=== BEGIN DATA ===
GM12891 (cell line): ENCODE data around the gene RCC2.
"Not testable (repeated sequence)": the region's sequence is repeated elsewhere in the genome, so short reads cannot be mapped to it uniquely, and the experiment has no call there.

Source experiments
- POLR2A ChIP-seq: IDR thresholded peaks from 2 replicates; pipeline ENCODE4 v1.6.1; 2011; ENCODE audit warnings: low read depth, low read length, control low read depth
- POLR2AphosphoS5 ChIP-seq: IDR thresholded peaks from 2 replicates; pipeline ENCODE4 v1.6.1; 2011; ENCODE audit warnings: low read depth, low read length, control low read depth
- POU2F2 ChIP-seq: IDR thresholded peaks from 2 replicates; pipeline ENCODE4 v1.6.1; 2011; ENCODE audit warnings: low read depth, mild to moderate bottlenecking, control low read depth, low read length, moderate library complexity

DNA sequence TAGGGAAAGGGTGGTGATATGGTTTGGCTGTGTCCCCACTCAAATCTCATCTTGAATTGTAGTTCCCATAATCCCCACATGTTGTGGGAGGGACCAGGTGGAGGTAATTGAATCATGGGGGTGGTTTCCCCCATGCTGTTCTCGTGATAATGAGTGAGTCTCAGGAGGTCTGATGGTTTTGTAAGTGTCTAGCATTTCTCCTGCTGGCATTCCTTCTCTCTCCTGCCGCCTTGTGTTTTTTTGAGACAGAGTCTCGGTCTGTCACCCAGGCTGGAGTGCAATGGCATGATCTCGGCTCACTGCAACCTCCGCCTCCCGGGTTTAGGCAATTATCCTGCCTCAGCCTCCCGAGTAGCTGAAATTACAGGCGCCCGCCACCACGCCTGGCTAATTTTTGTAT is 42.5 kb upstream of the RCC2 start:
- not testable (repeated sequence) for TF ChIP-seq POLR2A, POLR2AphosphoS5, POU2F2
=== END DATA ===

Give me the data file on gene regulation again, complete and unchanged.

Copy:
GM12891 (cell line): ENCODE data around the gene RCC2.
"Not testable (repeated sequence)": the region's sequence is repeated elsewhere in the genome, so short reads cannot be mapped to it uniquely, and the experiment has no call there.

Source experiments
- POLR2A ChIP-seq: IDR thresholded peaks from 2 replicates; pipeline ENCODE4 v1.6.1; 2011; ENCODE audit warnings: low read depth, low read length, control low read depth
- POLR2AphosphoS5 ChIP-seq: IDR thresholded peaks from 2 replicates; pipeline ENCODE4 v1.6.1; 2011; ENCODE audit warnings: low read depth, low read length, control low read depth
- POU2F2 ChIP-seq: IDR thresholded peaks from 2 replicates; pipeline ENCODE4 v1.6.1; 2011; ENCODE audit warnings: low read depth, mild to moderate bottlenecking, control low read depth, low read length, moderate library complexity

DNA sequence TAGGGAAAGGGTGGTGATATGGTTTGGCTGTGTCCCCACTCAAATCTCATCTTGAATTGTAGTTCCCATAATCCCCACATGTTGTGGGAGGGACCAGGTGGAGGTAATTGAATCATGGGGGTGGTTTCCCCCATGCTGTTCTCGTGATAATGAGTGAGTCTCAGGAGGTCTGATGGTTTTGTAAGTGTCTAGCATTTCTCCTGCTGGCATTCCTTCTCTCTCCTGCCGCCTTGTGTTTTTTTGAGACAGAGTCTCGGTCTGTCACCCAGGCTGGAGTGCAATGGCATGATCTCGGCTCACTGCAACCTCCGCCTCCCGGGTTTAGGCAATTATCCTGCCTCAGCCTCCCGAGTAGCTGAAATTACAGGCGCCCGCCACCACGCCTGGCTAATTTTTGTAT is 42.5 kb upstream of the RCC2 start:
- not testable (repeated sequence) for TF ChIP-seq POLR2A, POLR2AphosphoS5, POU2F2